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French cinematographer André Thomas is really the making of the film, setting up a genuine air of romance and dread that carries it through to its somewhat ridiculous conclusion. The first dance between Mifanwy and Paul is a whirl, like a spider slipping a very delicate web around its prey. Who is the predator and who is the prey doesn’t really seem to matter as both people look equally in thrall. The benign first scene in the corridor of mirrors gives way to fear and confusion as Mifanwy’s panic at Paul’s delusions about past lives and worries about his stability have her running through the corridor anxiously looking for the door that will aid her escape, but being confronted by blank-faced mannequins at every turn and reflections of madness. She learns her laugh disturbs Paul, and the sound design of her echoing laugh in Paul’s head matches the multitude of mirror images Thomas captures.

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The script, partially written by Romney, is kind of a mess when it comes to her own character. We are supposed to think Mifanwy is a modern girl who is simply intrigued by Paul’s world and whose cruelty matches that of the ancient Italian she resembles down to the last detail, signaled by her attraction to a poison bottle a la Lucrezia Borgia in Paul’s display case. The switch is neither well-planned nor well-executed, and the consequences of her rejection don’t strike the tragic note they probably should have—and certainly not with the grotesque happy ending the film has in store for us.

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If this and other implausible plot twists are redeemed at all, it is because Eric Portman is such a magnetic and pleasant character to spend 90 or so minutes with. The lavish costume ball he throws to celebrate the rediscovery of his lost love is absolutely enchanting, and Young and company achieve that difficult task of making us feel as though we have really entered another time occurring within our own, as opposed to watching a straight period piece that can be viewed more dispassionately. Thomas and Portman pay close attention to the faces of the players, a handsome and exotic bounty that does much more to put the story across than the expensive-looking sets. All in all, Corridor of Mirrors casts a rather intoxicating spell that fans of classic and horror films should find worthwhile.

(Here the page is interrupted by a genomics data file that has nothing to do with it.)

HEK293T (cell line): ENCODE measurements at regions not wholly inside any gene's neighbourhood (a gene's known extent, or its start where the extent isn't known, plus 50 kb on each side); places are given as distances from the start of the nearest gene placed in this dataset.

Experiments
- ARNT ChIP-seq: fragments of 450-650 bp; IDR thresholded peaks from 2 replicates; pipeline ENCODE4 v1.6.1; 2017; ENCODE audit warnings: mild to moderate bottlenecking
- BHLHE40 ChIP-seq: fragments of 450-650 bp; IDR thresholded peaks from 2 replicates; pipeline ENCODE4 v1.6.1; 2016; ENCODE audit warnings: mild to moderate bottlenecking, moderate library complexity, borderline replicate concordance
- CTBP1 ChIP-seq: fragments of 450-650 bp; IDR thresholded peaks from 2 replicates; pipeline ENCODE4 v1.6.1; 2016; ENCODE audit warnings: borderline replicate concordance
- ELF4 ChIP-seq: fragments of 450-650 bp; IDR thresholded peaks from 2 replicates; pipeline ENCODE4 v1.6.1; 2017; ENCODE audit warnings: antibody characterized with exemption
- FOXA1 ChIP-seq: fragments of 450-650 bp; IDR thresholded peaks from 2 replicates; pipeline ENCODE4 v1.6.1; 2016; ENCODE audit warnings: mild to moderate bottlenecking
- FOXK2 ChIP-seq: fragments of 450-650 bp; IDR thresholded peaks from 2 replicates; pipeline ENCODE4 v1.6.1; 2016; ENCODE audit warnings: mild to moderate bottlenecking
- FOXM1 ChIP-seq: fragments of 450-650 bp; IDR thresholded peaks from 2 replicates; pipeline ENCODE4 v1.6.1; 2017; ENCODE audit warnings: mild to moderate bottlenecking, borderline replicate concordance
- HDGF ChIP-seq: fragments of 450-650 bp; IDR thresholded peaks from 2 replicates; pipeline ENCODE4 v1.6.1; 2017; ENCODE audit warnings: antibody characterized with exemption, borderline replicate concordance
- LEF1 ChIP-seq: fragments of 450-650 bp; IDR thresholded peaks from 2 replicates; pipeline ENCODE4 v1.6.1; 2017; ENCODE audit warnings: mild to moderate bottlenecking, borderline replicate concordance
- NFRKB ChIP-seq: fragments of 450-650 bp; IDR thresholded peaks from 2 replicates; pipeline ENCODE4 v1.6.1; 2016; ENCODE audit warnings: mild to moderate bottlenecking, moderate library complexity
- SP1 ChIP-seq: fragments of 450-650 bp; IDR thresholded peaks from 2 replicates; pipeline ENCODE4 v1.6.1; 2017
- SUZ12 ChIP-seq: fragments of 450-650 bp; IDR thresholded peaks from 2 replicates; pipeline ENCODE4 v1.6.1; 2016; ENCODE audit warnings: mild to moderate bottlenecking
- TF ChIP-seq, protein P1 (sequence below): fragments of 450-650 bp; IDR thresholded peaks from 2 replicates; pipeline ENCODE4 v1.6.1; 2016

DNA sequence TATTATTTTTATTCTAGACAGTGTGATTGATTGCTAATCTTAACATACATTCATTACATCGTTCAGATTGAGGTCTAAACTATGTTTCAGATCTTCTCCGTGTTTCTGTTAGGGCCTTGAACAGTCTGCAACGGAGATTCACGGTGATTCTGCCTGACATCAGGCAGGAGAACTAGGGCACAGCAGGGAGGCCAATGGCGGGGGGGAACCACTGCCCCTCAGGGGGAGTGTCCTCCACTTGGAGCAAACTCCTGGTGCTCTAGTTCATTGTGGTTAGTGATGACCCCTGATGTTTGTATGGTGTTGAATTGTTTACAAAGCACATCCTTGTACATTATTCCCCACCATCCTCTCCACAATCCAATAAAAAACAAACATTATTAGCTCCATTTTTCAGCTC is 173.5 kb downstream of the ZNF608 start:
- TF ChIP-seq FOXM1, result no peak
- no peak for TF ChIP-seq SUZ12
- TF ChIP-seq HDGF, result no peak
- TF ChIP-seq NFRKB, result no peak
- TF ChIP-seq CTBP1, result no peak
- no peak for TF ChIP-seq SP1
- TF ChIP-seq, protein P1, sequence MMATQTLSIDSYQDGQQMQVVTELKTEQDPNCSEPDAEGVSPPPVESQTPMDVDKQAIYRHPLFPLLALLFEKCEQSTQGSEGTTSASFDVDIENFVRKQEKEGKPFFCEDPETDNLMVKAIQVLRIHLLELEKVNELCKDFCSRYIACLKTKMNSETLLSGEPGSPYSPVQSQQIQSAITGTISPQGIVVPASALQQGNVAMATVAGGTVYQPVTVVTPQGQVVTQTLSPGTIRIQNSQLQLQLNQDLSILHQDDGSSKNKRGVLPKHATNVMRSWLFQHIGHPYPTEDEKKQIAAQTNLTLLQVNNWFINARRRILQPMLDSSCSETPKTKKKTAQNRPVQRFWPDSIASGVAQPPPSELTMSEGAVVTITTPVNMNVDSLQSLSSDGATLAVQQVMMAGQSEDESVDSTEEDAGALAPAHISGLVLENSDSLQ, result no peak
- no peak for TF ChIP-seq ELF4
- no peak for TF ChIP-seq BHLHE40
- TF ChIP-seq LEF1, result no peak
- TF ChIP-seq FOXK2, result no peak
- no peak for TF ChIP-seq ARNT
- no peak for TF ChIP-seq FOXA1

Grade
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8th 06 - 2009 | 4 comments »

Lovely by Surprise (2007)

Director/Screenwriter: Kirt Gunn

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By Marilyn Ferdinand

There’s great appeal to stories in which imaginary characters take on a life of their own. How magical that an imaginary, perhaps idealized world can suddenly become real! Of course, the flip side of that wonder is the fact that when our real and imagined lives start to cross, we most likely have lost our marbles. Stranger Than Fiction was a comedy that took the easy way out of this dilemma by having the fictional character at the center of the film, relieving his creator of charges of lunacy. Lovely by Surprise centers on a first-time novelist whose characters escape from her book because she has been untrue to herself. This much more serious literary and human dilemma adds depth to the fanciful wish-fulfillment that stories of this type traffick in.

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Marian (Carrie Preston) has been consulting with Jackson (Austin Pendleton), her former writing teacher, about her work in progress. As Marian reads to Jackson, we see her main characters, brothers Humkin (Michael Chernus) and Mopekey (Dallas Roberts), dressed only in their undershorts, on a ship in the middle of an open plain. They fish for their food, fearing a shark at the end of the hook, but bringing up boxes of cereal time and again. They spend their days opening these boxes to get the prizes inside, waiting for a driver to deliver milk so they can eat the cereal, playing word games, and watching television. Marian says Mopekey is happy to stay on the ship, but that Humkin wants to explore the world. Jackson thinks the book has promise but that it lacks a central conflict. He tells Marian that she should have Mopekey kill Humkin for wanting to leave him behind. Marian is deeply disturbed by this idea, saying that her book is about optimism; Jackson calls her a coward and insists that’s what the book needs. She says she will think about it.